On April 12, 1981, the space shuttle Columbia achieved liftoff, successfully launching NASA’s eponymous Space Shuttle program with the power of three main engines and two solid rocket boosters (SRBs). The SRBs employed during STS-1 marked the first use of a solid fuel rocket as primary propulsion for a human spaceflight system. You might imagine it takes some powerful stuff to lift something as large as a space shuttle. But what is solid rocket fuel made of? The SRBs used throughout the Space Shuttle Program were massive; weighing about 2.6 million pounds, they provided 83 percent of the liftoff thrust burning 2.2 million pounds of propellant in just over 2 minutes. You may have noticed from those numbers that the propellant alone made up roughly 85% of the weight of the SRBs. Whether you are an aspiring rocket scientist or a model rocket enthusiast this guide aims to answer that question. While the specific materials used in solid rocket fuel vary depending on the application, the basic components remain the same. Solid rocket fuel consists of a fuel, an oxidizer, a binder and additional stabilizing agents. Let’s take a closer look at how these components work together to make rocket fuel.
The basic principle behind solid rockets holds its roots in 13th
century China where a variation of gunpowder was used to power rockets in battle. While the mixtures have grown more sophisticated since then, the basic idea behind rocket fuel remains the same: use a high energy substance that can burn quickly without exploding. Sometimes the difference between a fast burn and an explosion can be small; ancient Chinese took the explosive 75% nitrate, 15% carbon, and 10% sulfur mix of gunpowder and altered it to the fast burning 72% nitrate, 24% carbon, 4% mix of simple solid rocket fuel. In model rocketry, fine aluminum or magnesium powder is common fare, while the United States Military employs nitroglycerine in its rockets and guided missiles.
In the atmosphere, jet engines can use the oxygen in the air to help burn the fuel and provide thrust. However in solid fuel rockets, an oxidizer needs to be included in the propellant mix to help the fuel combust and generate a hotter more even burn. Nitrates or perchlorates are the most common forms of oxidizers. Nitrocellulose is the oxidizer of choice used in military applications while model rockets may use potassium nitrate or powdered sulfur.
In order to burn more efficiently, a binding agent is required to bind the fuel, oxidizer and other additives together into the grain or propellant charge. The structure and consistency of the grain allows the propellant to burn predictably; producing the steady stream of exhaust gases that provide thrust for the rocket. The most popular binders are polyurethane or polybutadienes. The type of binding agent is often used as a form of classifying composite fuels, with the two most common binders being polybutadiene acrylic acid acrylonitrile (PBAN) and hydroxy-terminator polybutadiene (HTPB). Since the binding agent is consumed as fuel along with everything else in the grain, it is important to note that the binder also affects the specific impulse, density, and burn rate of the grain. PBAN generally provides improved performance in these categories, at the cost of a more difficult mixing process and higher curing temperatures. As a finishing touch a small amount of epoxy curing agent is added to the fuel to stabilize the grain and prevent it from layering or dripping. The curing agent hardens the fuel making it easier store and transport.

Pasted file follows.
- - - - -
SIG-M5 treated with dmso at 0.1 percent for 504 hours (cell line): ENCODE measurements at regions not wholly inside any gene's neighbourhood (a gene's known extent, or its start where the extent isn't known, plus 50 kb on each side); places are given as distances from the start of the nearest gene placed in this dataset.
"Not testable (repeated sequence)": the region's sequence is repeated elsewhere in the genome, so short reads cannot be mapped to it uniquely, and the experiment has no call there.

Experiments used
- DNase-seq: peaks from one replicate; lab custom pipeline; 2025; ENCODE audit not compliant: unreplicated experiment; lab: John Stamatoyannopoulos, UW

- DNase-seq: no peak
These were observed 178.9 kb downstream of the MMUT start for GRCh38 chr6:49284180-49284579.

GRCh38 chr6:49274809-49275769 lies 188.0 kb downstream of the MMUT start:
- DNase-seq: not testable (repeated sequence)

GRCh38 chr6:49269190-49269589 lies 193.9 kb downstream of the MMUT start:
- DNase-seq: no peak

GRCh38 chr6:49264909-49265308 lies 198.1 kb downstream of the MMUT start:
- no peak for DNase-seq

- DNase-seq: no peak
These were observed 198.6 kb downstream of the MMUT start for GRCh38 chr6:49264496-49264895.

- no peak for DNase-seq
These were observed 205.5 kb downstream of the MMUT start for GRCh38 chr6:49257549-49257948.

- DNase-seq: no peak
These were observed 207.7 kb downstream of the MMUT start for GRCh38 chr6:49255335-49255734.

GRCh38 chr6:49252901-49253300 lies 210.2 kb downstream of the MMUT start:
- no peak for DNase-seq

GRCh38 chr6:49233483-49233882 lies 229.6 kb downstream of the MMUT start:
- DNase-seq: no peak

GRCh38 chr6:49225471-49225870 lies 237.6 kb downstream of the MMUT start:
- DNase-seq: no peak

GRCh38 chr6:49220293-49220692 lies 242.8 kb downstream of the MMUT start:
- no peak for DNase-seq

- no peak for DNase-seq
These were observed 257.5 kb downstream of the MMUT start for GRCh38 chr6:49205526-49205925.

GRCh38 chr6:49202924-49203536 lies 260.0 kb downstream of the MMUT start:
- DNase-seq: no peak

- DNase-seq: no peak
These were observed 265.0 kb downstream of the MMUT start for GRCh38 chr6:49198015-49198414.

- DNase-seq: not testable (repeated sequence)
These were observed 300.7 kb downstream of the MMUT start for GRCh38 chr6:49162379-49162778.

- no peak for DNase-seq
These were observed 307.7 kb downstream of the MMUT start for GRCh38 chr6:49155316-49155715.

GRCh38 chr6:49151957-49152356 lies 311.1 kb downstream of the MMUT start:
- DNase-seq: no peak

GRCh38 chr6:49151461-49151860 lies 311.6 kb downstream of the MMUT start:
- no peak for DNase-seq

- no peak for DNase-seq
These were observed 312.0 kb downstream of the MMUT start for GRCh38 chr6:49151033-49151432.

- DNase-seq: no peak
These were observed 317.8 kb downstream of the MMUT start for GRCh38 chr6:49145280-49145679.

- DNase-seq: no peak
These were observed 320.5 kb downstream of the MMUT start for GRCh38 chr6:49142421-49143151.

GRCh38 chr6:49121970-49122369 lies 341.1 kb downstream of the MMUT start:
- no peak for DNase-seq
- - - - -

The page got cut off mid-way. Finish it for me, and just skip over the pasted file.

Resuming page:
Putting it all Together
When you mix a fuel, oxidizer, binding agent and additional additives like curing agents or catalysts, the end result is a propellant or rocket fuel. The variations in compositions of the components in rocket fuel are best illustrated using examples. The ballistite from our military example is a propellant composed of 43% nitroglycerine (fuel), 51.5% nitrocellulose (oxidizer), 1% plasticizer (binder) and 4.5% additives. Likewise the aluminum-based propellant used in model rockets is 16% aluminum powder (fuel), 65% ammonium perchlorate (oxidizer), 17% HTBP polybutadiene (binder) and 2% Iron (II) oxide stabilizer. As you can see there can be many possible formulations for solid rocket fuel. While the compositions and exact materials vary, the basic components remain the same. By understanding the different components that make up rocket fuel, it is possible to make informed decisions when purchasing propellant grain for your DIY space projects.